FACTOID # 6: Michigan is ranked 22nd in land area, but since 41.27% of the state is composed of water, it jumps to 11th place in total area.
 
 Home   Statistics   States A-Z   Flags   Maps   FAQ   About 
 
WHAT'S NEW
ADS BY GOOGLE
 

SEARCH ALL

FACTS & STATISTICS    Advanced view

Search encyclopedia, statistics and forums:

 

 

(* = Graphable)

 

 


Encyclopedia > Factor of safety

Factor of safety (FoS) can mean either the fraction of structural capability over that required, or a multiplier applied to the maximum expected load (force, torque, bending moment or a combination) to which a component or assembly will be subjected. The two senses of the term are completely different in that the first is a measure of the reliability of a particular design, while the second is a requirement imposed by law, standard, contract or custom. Careful engineers refer to the first sense as a factor of safety, or, to be explicit, a realized factor of safety, and the second sense as a design factor, but usage is inconsistent and confusing, so engineers need to be aware of both senses. There are several things called a Multiplier. ... In physics, force is an influence that may cause a body to accelerate. ... It has been suggested that this article or section be merged with Moment (physics). ...


The realized factor of safety is just a defnition and needs no elaboration.


Appropriate design factors are based on several considerations. Prime considerations are the accuracy of load and wear estimates, the consequences of failure, and the cost of overengineering the component to achieve that factor of safety. For example, components whose failure could result in substantial financial loss, serious injury or death usually use a safety factor of four or higher (often ten). Non-critical components generally have a design factor of two. An interesting exception is in the field of aerospace engineering, where design factors are kept low (about 1.15–1.25) because the costs associated with structural weight are so high. This low design factor is why aerospace parts and materials are subject to more stringent quality control. Aerospace engineering is the branch of engineering that concerns aircraft, spacecraft, and related topics. ...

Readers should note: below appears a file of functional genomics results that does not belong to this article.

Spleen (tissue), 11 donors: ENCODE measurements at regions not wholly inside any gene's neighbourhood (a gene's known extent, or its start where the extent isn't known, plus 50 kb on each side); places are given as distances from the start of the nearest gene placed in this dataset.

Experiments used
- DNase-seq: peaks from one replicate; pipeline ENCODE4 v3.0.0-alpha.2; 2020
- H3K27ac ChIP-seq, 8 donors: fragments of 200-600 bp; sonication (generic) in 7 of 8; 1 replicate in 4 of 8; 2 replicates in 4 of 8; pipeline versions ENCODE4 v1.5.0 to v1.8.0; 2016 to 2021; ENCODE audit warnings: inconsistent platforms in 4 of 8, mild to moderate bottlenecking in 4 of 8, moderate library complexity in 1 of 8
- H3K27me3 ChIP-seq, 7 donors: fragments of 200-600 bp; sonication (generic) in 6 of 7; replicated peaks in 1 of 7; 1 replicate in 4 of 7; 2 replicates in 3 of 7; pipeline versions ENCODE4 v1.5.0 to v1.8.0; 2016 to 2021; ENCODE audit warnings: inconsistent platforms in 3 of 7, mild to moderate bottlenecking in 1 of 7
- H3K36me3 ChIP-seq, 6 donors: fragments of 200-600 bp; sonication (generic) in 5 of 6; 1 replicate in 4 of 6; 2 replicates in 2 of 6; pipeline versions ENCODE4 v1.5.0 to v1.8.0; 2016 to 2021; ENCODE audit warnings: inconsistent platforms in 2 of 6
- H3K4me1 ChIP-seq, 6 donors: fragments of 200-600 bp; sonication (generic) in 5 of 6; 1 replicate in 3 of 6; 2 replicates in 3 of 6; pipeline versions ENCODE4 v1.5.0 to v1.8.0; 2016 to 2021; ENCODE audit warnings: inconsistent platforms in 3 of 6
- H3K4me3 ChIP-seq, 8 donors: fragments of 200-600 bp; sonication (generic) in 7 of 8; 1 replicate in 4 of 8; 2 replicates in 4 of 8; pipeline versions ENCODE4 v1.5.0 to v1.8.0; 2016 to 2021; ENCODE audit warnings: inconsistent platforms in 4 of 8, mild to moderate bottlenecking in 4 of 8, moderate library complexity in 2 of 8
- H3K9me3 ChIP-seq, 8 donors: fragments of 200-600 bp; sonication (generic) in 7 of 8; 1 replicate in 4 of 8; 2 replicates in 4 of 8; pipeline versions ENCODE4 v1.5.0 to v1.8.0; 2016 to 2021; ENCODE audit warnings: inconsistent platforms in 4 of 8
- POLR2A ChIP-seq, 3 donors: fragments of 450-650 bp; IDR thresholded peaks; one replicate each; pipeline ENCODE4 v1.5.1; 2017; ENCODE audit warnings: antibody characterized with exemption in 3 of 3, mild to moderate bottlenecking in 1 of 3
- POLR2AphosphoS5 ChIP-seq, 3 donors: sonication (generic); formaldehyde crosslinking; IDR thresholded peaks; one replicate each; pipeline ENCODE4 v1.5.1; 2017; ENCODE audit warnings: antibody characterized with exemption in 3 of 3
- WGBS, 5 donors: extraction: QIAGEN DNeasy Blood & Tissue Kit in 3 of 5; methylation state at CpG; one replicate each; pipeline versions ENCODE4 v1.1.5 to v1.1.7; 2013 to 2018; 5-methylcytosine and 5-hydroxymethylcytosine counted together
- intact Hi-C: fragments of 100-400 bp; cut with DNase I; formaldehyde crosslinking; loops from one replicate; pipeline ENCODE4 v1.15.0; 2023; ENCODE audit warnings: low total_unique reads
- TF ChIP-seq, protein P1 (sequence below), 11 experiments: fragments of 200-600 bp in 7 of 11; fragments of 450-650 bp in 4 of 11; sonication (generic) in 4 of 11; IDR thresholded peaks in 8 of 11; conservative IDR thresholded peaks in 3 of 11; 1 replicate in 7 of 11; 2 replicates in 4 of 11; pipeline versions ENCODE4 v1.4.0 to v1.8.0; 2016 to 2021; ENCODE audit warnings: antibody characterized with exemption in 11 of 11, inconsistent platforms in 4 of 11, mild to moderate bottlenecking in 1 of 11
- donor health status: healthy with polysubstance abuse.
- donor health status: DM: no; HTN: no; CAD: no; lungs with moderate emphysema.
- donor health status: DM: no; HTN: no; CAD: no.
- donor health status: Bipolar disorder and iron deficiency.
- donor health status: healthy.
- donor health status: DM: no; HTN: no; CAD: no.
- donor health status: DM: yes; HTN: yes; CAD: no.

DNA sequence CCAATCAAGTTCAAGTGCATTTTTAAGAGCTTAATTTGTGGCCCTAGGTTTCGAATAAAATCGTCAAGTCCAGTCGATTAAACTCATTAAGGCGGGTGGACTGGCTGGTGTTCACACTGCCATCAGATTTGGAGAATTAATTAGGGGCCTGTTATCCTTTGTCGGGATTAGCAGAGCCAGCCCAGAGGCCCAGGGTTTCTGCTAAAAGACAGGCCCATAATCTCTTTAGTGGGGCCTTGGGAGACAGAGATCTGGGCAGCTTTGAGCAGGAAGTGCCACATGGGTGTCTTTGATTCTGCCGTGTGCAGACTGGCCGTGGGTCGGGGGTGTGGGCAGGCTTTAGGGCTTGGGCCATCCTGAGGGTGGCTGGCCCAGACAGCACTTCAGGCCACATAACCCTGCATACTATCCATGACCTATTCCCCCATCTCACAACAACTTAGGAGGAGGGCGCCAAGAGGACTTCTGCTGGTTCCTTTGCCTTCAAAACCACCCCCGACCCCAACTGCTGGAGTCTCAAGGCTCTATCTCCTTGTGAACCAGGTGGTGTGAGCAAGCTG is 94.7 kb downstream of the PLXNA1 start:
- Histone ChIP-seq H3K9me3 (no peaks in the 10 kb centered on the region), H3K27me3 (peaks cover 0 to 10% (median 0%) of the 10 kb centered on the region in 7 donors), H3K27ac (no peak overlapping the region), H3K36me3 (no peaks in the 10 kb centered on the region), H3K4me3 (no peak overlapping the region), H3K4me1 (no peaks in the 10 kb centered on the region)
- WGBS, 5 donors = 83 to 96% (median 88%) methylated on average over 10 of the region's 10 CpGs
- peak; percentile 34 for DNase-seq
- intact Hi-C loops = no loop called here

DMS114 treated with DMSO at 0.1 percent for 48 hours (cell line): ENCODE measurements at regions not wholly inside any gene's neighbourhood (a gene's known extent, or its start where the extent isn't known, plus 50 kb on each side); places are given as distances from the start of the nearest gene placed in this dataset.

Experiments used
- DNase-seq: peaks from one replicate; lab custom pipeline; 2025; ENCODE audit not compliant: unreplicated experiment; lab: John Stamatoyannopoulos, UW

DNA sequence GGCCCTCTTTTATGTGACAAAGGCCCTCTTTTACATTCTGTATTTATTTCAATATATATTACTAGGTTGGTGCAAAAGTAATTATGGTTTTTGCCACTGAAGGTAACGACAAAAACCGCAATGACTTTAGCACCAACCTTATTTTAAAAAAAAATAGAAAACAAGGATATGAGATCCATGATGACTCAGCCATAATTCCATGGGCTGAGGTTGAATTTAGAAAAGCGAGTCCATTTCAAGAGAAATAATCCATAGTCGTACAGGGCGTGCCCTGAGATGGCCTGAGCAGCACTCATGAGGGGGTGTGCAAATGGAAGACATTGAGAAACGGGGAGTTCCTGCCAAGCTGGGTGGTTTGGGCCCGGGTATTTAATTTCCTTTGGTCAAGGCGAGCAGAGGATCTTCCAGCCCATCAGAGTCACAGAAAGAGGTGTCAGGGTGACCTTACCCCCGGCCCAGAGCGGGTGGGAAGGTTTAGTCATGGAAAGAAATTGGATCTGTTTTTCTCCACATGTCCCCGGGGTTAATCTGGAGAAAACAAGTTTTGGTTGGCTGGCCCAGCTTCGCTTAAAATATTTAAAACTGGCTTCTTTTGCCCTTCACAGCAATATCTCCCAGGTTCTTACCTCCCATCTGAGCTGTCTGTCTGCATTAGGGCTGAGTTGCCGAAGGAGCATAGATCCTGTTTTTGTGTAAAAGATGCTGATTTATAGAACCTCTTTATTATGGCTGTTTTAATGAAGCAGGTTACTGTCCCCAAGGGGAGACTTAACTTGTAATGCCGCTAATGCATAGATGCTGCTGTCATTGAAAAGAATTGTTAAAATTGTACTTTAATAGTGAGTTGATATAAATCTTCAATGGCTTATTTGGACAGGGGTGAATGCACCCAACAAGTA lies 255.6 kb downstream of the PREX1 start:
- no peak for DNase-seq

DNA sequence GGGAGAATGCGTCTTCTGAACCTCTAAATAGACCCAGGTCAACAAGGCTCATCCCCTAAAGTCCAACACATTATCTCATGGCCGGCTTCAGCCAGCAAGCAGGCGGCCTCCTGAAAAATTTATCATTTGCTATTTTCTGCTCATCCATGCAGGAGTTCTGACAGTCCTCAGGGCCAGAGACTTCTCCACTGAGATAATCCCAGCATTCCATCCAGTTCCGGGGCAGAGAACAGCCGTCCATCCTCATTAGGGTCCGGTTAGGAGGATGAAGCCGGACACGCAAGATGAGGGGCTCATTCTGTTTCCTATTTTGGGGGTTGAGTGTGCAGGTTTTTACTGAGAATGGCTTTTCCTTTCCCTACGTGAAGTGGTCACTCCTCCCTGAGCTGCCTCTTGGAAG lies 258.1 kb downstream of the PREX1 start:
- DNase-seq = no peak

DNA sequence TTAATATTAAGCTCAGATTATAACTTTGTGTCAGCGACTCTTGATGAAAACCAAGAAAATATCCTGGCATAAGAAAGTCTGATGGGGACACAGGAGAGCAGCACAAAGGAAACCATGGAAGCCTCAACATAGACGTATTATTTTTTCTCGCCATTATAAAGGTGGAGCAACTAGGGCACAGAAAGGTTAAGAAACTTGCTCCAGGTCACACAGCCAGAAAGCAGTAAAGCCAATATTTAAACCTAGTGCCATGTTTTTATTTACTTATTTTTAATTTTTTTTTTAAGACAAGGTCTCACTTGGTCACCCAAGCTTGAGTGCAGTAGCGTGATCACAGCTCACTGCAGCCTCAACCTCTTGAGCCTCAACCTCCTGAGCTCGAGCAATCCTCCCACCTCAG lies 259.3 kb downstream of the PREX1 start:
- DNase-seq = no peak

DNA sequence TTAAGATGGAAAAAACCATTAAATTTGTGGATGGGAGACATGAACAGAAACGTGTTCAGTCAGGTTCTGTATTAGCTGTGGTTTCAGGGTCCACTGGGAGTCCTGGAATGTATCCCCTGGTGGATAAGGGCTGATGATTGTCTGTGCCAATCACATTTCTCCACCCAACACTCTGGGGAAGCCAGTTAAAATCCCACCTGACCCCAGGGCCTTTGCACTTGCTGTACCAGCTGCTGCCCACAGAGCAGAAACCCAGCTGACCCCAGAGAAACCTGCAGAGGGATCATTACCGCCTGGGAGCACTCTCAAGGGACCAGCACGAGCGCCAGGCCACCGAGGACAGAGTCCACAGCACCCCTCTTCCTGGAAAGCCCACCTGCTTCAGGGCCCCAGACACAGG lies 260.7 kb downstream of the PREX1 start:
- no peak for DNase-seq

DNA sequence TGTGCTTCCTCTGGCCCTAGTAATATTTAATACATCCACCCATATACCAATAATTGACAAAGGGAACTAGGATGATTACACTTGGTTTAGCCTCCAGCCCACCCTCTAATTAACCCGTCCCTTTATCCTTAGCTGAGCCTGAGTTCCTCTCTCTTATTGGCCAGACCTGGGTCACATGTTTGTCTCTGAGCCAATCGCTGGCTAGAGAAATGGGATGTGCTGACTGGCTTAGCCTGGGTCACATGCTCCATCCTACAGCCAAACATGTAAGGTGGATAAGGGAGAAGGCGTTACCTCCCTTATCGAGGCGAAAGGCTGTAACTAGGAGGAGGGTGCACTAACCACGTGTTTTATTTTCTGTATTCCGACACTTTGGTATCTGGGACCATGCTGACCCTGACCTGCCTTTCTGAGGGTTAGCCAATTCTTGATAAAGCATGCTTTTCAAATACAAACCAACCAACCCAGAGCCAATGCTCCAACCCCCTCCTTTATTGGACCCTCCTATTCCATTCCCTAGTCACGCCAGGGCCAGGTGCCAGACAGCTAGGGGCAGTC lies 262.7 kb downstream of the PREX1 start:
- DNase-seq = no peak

A factor of safety of 1 implies no "overengineering" at all. Hence some engineers prefer to use a related term, Margin of Safety (MoS) to describe the design parameters. The relation between MoS and FoS is MoS = FoS − 1. Margin of Safety is often described in percentage, i.e., a 50% Margin of Safety is equivalent to a factor of safety of 1.5.


See also


  Results from FactBites:
 
Factor of safety - Definition, explanation (367 words)
Factor of safety (FoS), also known as Safety Factor, is a multiplier applied to the calculated maximum load (force, torque, bending moment or a combination) to which a component or assembly will be subjected.
Prime considerations are the accuracy of load and wear estimates, the consequences of failure, and the cost of overengineering the component to achieve that factor of safety.
This low safety factor is why aerospace parts and materials are subject to more stringent testing and quality control.
  More results at FactBites »

 

COMMENTARY     


Share your thoughts, questions and commentary here
Your name
Your comments
Please enter the 5-letter protection code

Want to know more?
Search encyclopedia, statistics and forums:

 


Press Releases |  Feeds | Contact
The Wikipedia article included on this page is licensed under the GFDL.
Images may be subject to relevant owners' copyright.
All other elements are (c) copyright NationMaster.com 2003-5. All Rights Reserved.
Usage implies agreement with terms.